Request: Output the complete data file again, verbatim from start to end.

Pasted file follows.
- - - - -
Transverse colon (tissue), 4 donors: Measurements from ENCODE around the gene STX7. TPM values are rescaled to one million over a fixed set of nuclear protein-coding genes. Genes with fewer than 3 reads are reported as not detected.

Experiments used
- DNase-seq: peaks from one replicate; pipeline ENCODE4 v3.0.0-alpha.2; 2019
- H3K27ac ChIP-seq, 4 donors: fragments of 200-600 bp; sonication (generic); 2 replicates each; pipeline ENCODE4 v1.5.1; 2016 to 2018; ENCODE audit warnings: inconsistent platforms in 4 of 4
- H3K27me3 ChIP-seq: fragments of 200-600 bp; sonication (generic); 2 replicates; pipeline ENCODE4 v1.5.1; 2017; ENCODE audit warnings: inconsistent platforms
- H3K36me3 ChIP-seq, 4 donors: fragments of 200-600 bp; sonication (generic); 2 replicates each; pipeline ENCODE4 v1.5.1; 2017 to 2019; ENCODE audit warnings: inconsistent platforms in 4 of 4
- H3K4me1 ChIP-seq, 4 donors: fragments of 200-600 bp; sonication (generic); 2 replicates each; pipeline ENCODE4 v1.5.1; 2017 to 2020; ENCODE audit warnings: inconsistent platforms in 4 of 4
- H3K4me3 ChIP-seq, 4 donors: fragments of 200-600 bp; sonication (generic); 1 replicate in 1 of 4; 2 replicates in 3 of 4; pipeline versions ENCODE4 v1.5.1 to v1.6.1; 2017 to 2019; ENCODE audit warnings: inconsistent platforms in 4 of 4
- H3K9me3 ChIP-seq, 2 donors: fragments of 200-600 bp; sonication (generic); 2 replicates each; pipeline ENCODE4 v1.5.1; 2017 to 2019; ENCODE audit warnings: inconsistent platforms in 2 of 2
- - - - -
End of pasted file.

Transverse colon (tissue), 4 donors: Measurements from ENCODE around the gene STX7. TPM values are rescaled to one million over a fixed set of nuclear protein-coding genes. Genes with fewer than 3 reads are reported as not detected.

Experiments used
- DNase-seq: peaks from one replicate; pipeline ENCODE4 v3.0.0-alpha.2; 2019
- H3K27ac ChIP-seq, 4 donors: fragments of 200-600 bp; sonication (generic); 2 replicates each; pipeline ENCODE4 v1.5.1; 2016 to 2018; ENCODE audit warnings: inconsistent platforms in 4 of 4
- H3K27me3 ChIP-seq: fragments of 200-600 bp; sonication (generic); 2 replicates; pipeline ENCODE4 v1.5.1; 2017; ENCODE audit warnings: inconsistent platforms
- H3K36me3 ChIP-seq, 4 donors: fragments of 200-600 bp; sonication (generic); 2 replicates each; pipeline ENCODE4 v1.5.1; 2017 to 2019; ENCODE audit warnings: inconsistent platforms in 4 of 4
- H3K4me1 ChIP-seq, 4 donors: fragments of 200-600 bp; sonication (generic); 2 replicates each; pipeline ENCODE4 v1.5.1; 2017 to 2020; ENCODE audit warnings: inconsistent platforms in 4 of 4
- H3K4me3 ChIP-seq, 4 donors: fragments of 200-600 bp; sonication (generic); 1 replicate in 1 of 4; 2 replicates in 3 of 4; pipeline versions ENCODE4 v1.5.1 to v1.6.1; 2017 to 2019; ENCODE audit warnings: inconsistent platforms in 4 of 4
- H3K9me3 ChIP-seq, 2 donors: fragments of 200-600 bp; sonication (generic); 2 replicates each; pipeline ENCODE4 v1.5.1; 2017 to 2019; ENCODE audit warnings: inconsistent platforms in 2 of 2